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‘When do I start, when do I stop and what do I do if I get a rainfall event in the middle? As a team, our solution is use soil moisture sensors. There are other techniques out there, and I’m not really concerned about them. We know these things work because we rolled them out in an extensive format, and we beat you in nearly every field we were in using soil moisture sensors and plant physiology.”
JASON KRUTZ shows the programmable control panel for a surge valve during a break at the Delta Ag Expo. Krutz is an irrigation specialist with Mississippi State University.
Half the water
“So in this case, I’m 16 bushels an acre ahead of him, I’m $70 an acre ahead of him, and I did it with half the water he used,” said Krutz. “In these mixed to heavy soil types, we know how sensitive corn is to nitrogen dynamics, and I’m telling you if you’re oversaturating these fields you’re setting up denitrification, and denitrification in corn is not a good thing.”
Pumping costs were not the only issue the specialists addressed on one farm. The producer had recently installed surge irrigation and had begun using PHAUCET for setting up us his flexible irrigation tubing. But he was not using soil moisture sensors or other timing devices.
“He was doing what a lot of our growers do, irrigating every seven to 10 days,” said Krutz. “On this Dundee silt loam, the producer put six irrigation shots out or 18.4 inches of water. Does anyone know what that means? His permit says he can apply 18 inches of water so he is in violation of his permitted value.”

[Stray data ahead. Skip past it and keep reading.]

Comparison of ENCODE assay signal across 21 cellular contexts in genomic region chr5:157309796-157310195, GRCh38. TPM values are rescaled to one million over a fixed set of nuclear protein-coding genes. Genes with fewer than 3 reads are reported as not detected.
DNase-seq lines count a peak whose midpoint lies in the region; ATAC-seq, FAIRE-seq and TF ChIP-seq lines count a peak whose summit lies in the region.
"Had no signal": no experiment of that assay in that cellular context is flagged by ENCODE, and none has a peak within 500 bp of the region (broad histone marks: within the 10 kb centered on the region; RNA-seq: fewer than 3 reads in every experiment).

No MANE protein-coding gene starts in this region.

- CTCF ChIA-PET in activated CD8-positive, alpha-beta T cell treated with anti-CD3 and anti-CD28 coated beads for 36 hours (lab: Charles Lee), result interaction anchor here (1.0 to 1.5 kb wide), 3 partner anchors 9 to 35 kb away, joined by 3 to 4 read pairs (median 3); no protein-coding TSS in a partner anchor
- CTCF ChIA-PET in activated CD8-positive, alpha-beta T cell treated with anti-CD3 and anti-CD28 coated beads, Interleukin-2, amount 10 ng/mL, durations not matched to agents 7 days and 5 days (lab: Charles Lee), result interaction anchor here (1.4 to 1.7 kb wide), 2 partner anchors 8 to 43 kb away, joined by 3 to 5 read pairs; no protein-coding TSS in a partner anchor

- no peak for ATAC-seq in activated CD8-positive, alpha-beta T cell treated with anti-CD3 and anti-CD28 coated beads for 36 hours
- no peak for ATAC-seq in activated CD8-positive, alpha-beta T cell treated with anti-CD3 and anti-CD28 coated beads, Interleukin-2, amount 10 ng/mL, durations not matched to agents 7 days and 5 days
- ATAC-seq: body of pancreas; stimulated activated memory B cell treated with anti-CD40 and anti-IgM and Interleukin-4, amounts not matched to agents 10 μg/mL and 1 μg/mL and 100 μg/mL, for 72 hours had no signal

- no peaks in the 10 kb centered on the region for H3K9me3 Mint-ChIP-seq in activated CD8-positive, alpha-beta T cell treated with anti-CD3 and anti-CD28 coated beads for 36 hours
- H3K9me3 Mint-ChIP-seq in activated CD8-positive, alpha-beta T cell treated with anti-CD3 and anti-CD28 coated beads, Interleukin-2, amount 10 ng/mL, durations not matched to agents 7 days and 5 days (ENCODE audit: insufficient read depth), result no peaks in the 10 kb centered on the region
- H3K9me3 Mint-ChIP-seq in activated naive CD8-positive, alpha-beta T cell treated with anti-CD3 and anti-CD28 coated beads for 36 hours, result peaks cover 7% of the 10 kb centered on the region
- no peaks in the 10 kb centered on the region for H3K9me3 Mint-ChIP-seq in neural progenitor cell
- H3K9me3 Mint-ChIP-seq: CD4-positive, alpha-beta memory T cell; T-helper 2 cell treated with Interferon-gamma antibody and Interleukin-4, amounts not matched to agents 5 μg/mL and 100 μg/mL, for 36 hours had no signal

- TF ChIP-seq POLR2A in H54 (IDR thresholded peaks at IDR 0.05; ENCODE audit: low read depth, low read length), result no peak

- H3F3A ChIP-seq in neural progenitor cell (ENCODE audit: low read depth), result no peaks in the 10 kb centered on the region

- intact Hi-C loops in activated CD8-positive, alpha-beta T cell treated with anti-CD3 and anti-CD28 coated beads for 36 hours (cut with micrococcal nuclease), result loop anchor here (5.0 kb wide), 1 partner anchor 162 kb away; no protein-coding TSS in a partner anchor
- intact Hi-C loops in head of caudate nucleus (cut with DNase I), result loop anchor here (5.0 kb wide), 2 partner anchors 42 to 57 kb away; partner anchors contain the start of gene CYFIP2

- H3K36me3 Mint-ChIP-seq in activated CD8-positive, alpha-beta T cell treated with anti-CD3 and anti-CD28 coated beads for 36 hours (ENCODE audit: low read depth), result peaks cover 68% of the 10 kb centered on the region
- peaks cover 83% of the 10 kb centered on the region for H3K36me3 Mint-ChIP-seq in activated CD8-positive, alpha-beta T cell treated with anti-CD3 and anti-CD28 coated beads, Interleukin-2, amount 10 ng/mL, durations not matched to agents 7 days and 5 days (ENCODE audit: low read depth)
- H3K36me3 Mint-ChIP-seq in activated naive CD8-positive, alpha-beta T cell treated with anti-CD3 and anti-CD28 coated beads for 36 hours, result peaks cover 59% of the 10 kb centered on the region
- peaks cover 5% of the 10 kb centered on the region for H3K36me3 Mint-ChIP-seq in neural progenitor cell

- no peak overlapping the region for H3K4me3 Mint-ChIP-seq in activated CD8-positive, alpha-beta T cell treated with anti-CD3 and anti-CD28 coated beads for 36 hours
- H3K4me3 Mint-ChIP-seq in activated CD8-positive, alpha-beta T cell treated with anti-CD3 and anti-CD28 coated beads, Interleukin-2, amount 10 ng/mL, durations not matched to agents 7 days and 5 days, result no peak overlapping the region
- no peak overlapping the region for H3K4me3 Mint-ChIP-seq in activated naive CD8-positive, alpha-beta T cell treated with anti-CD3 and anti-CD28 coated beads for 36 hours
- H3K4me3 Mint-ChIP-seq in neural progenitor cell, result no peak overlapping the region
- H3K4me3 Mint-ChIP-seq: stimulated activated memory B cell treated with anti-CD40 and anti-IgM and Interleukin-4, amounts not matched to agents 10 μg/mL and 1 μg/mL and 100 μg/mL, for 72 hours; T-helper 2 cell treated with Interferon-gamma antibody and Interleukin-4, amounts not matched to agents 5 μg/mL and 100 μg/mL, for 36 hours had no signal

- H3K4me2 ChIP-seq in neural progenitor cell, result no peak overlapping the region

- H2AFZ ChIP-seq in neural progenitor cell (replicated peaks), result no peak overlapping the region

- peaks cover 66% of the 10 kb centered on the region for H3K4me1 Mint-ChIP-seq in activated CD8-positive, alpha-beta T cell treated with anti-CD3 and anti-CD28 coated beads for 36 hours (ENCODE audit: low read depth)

The grower harvested 217 bushels of corn per acre while the specialists cut 222 bushels per acre with three irrigations, 8.1 inches of water total. They spent $50 an acre less for pumping with a 55 percent reduction in water used, and the grower would not have been in violation of his well permit.
Krutz also discussed a study in a soybean field which the grower had never been able to irrigate with much success.
“A lot of times when we get called out, they’re trying to stump us,” said Krutz. “The field in the upper right corner of the map being displayed is this grower’s problem field. His well is always running in that field, but he never quite gets it irrigated properly.”
The grower begins irrigating in the upper right corner and starts putting water across the field. By day four or five, he still doesn’t have water to the other end, but he stops irrigating and moves to the next corner so that he doesn’t get behind on his watering schedule.
“He went back to look at his yield data, and he said that over the last several years, this field is usually about 10 bushels per acre behind the other ones,” he said. “That makes sense because he’s not irrigating the bottom third or fourth of the pad. He’s probably like a lot of our growers – he doesn’t have it set up on PHAUCET, he doesn’t have a surge valve and he doesn’t have a scheduling tool.”